Stilwell, after serving in France during World War I, was posted in China in various capacities during the 1920’s and 1930’s. He supervised the building of a road near the Yellow River and got to meet many of the political figures of the time in North China (he was stationed in Beijing and Tianjin). One of the more interesting was the “Christian Warlord” Feng Yu-Hsiang, who baptised his troops with a fire hose and taught them evangelicals hymns. In addition to that, he also taught them trades and to treat the people properly, as the Communists were to do in Yenan a few years later. Stilwell also found what just about everyone else who has visited China has found: some of the most charming and beautiful people on the planet.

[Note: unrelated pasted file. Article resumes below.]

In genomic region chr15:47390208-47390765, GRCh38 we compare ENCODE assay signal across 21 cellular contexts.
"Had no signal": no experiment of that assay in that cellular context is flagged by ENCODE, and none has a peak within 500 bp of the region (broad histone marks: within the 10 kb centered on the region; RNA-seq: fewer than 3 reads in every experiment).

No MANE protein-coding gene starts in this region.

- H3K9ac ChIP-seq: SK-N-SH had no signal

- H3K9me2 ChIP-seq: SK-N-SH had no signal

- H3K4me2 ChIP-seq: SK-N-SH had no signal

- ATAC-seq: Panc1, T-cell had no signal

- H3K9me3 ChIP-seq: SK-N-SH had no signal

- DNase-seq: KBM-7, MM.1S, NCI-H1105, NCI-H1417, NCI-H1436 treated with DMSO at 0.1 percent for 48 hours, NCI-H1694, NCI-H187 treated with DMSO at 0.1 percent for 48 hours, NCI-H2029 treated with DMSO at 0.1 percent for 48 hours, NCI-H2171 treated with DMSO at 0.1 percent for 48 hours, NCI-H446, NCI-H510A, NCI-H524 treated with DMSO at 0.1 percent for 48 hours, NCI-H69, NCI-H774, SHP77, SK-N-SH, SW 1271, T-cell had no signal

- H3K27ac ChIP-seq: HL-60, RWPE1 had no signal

Bringing up Feng brings up the subject of the missionary effort in China. It’s easy to forget that China was the mission field par excellence for the last half of the nineteenth century and the first half of the twentieth. But missions were vastly different. In contrast to today, where American elites are as little inclined to be Christian missionaries as they are to serve in the military, the Christian mission was very much a Main Line effort, both in terms of the denominations and the family origins of the missionaries, including Franklin Roosevelt’s mother’s family. Seldom have the U.S. ruling classes had so much foreign experience of any kind. One thing that the elites of the day shared with those we have now is a childlike faith in the Chinese ability to embrace Western democracy, at that time through the effects of the mission work. This system, with its mission stations and protections for foreigners extended to the missionaries, was criticised at the time, but both facilities and missionaries turn up often in the narrative. At the end of the book, Tuchman states that Christianity did not address the needs of the Chinese, but later events have shown that the missionaries, having started the work, simply needed to step aside for the greatest Christian revival in human history.